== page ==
Leila: But Otto, what about our relationship?

Otto: Fuck That!


The more you drive, the less intelligent you are

The Plot: Frustrated punk rocker Otto (Emilio Estevez) gets fired from his supermarket job after slugging a co-worker (Zander Schloss), and is later dumped by his girlfriend (Jennifer Delgobin) at a party.

Look at those assholes, ordinary fucking people. I hate ’em.

Wandering the streets in frustration, he is recruited in the repossession of a car by a repo agent (Harry Dean Stanton). After discovering his parents have donated his college fund to a televangelist, he joins the repossession agency (Helping Hand Acceptance Corporation) as an apprentice repo man.

Debbi: Duke, let’s go do some crimes.

Duke: Yeah. Let’s go get sushi and not pay.

During his training, he is introduced into the mercenary and paranoid world of the drivers, befriended by a UFO conspiracy theorist (Olivia Barash), confronted by rival repo agents (Eddie Velez, & Del Zamora), discovers some of his friends have turned to a life of crime, is lectured to about cosmic unconsciousness by the repo agency grounds worker (Tracey Walter), and finds himself entangled in a web of intrigue concerning a huge repossession bounty on a 1964 Chevy Malibu driven by a lunatic government scientist (Fox Harris), with top secret cargo in the trunk… A lot o’ people don’t realize what’s really going on. They view life as a bunch o’ unconnected incidents ‘n things. They don’t realize that there’s this, like, lattice o’ coincidence that lays on top o’ everything. Give you an example; show you what I mean: suppose you’re thinkin’ about a plate o’ shrimp. Suddenly someone’ll say, like, plate, or shrimp, or plate o’ shrimp out of the blue, no explanation. No point in lookin’ for one, either. It’s all part of a cosmic unconciousness.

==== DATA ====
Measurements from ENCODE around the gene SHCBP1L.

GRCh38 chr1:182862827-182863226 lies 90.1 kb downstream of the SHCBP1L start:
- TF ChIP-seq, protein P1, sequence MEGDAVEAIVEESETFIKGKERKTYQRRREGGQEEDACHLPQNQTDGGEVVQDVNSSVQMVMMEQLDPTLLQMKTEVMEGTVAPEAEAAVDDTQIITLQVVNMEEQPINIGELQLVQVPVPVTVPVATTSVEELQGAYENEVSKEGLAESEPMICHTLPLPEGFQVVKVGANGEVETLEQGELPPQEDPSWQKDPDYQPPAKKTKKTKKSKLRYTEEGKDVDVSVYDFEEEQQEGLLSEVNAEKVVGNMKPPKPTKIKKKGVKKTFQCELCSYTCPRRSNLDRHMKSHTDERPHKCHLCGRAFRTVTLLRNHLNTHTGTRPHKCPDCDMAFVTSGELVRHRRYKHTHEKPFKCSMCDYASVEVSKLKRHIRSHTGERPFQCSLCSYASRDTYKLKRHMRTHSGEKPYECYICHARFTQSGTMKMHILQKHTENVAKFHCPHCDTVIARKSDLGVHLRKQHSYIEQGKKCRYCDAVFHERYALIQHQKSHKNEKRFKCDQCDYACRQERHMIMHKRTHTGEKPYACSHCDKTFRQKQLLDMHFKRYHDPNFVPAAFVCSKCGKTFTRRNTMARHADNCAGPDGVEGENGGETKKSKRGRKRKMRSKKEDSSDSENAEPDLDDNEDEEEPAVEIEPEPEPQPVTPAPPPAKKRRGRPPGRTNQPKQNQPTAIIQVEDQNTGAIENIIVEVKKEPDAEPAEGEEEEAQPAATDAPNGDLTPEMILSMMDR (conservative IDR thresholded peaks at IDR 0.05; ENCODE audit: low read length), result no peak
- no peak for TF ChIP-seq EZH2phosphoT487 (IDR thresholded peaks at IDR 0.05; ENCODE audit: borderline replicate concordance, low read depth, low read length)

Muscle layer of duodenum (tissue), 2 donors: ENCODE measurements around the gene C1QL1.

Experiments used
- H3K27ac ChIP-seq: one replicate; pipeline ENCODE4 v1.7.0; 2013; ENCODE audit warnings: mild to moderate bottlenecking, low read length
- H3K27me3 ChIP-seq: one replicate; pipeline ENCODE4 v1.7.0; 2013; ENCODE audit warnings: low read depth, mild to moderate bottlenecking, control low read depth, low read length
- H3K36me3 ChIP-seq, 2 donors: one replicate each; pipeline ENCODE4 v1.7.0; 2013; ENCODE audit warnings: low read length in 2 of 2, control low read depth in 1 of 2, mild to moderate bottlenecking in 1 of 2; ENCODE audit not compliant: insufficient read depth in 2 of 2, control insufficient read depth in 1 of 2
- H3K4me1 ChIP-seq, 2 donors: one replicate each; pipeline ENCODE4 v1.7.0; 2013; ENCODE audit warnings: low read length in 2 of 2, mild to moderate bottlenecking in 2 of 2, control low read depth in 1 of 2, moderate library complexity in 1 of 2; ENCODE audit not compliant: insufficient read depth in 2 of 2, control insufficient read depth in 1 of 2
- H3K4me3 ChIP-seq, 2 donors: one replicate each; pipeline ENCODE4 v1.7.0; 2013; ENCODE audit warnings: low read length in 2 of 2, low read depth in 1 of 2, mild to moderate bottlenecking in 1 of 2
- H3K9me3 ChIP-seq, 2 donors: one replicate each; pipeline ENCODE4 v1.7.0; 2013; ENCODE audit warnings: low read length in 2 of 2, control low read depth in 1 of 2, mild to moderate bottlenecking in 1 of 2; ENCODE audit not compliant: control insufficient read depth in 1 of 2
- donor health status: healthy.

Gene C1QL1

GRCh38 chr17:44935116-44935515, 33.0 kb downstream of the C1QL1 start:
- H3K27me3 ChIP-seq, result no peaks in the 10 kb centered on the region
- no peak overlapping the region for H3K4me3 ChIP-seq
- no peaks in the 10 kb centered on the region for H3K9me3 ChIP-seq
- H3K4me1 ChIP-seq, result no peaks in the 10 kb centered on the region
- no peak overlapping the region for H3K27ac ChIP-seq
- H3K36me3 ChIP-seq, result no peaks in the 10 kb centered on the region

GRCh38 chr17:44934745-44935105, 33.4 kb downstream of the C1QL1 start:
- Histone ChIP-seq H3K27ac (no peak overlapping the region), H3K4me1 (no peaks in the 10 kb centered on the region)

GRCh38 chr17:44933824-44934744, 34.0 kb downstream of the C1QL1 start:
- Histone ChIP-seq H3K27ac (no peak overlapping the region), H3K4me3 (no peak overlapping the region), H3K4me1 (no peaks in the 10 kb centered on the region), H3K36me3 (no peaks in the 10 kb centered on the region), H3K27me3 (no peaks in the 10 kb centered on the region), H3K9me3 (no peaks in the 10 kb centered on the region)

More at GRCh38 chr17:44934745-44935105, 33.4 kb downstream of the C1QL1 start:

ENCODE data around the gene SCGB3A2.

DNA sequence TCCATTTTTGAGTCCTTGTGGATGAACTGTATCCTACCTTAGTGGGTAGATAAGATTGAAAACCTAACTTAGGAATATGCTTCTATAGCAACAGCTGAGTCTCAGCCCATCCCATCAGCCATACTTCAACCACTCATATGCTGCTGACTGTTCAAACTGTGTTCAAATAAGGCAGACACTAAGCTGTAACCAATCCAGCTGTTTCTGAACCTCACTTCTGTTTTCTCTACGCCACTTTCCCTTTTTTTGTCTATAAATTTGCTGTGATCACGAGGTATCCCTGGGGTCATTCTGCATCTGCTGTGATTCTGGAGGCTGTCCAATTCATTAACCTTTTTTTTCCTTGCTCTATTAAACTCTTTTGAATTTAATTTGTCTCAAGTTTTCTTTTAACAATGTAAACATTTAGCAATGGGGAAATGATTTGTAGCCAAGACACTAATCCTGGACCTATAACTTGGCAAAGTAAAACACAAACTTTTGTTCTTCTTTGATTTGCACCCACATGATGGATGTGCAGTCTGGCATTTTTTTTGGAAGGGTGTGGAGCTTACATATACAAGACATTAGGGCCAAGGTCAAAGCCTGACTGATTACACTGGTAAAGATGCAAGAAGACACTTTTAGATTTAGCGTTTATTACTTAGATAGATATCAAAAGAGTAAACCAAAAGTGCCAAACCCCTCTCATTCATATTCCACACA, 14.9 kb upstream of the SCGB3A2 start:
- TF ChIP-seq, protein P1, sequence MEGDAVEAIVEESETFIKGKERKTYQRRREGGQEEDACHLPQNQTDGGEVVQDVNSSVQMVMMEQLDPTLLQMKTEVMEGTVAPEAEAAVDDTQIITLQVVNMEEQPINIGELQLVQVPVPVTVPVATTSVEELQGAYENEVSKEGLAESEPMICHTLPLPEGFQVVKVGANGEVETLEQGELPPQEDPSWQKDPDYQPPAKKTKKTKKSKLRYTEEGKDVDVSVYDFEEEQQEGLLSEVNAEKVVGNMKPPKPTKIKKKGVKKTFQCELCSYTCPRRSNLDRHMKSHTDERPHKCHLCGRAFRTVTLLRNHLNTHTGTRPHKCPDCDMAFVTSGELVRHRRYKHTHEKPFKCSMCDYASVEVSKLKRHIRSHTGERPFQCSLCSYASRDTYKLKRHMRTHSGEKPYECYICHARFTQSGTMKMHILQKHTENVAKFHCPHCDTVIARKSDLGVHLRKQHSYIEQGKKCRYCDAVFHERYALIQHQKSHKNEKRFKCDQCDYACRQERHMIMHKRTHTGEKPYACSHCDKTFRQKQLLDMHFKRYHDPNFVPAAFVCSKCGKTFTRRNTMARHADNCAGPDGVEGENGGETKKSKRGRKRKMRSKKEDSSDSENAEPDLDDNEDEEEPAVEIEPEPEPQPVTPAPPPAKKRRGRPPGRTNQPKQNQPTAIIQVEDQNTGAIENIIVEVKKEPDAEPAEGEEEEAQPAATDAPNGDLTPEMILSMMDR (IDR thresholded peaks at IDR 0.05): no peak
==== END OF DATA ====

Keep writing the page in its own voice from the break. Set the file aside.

Otto: You eat a lot of acid, Miller, back in the hippie days?

Miller: I’ll give you another instance: you know how everybody’s into weirdness right now?…

Read an Interview about the cars of Repo Man HERE


Recap: Mad Max (1979) screening

May 23, 2015

C.M Mad Max 5.10

May 10th, 2015: In anticipation of Fury Road, Cine Meccanica hosted a screening of the film thats started it all…Mad Max (1979)!


On a lovely Sunday afternoon in Brooklyn, guests were welcomed to Northeast Sportscar, which always houses a collection of incredible, rare machines, by myself and a lovely retro modern steed, the shiny red Royal Enfield Continental GT.

The concession stand

Tuck Shop authentic Australian meet pies, Beer Shandies, cold brew coffee, home made sides and Fairy Bread, along with the classic buttered popcorn.

11050644_10152896192961173_8368018148445852925_nThe screening

Motorcyclists, Hot Rodders, and film lovers alike gathered together for this intimate screening of the classic flick.

Huge thanks to Jupiters Motorycles, MotorGrrl, and Beaner Bar and especially our host Northeast Sportscar for making this screening possible!


Fairy Bread

1. Slather a slice of white bread with margarine

2. Sprinkle with rainbow Nonparells

3. Slice bread diagonally into two pieces

4. Enjoy this classic Aussie childrens party treat

Corinna Mantlo

Recap: Ride to…Mad Max Fury Road!

May 23, 2015


On May 10th, in anticipation of the newest Mad Max film, Fury Road, we gathered and watched the original at Northeast Sportscar. Read all about that event here: Mad Max (1979)


Dressing the part with my apocalypse Beezer.

On May 15th, we gathered a second time (some in costume) at MotorGrrl and Bar Matchless to ride out in force to watch Fury Road on the big screen.


Attention to detail. Replica MFP badges on my 1953 Harley Queen motorcycle jacket, the gift  of a dear friend. Thanks Mike!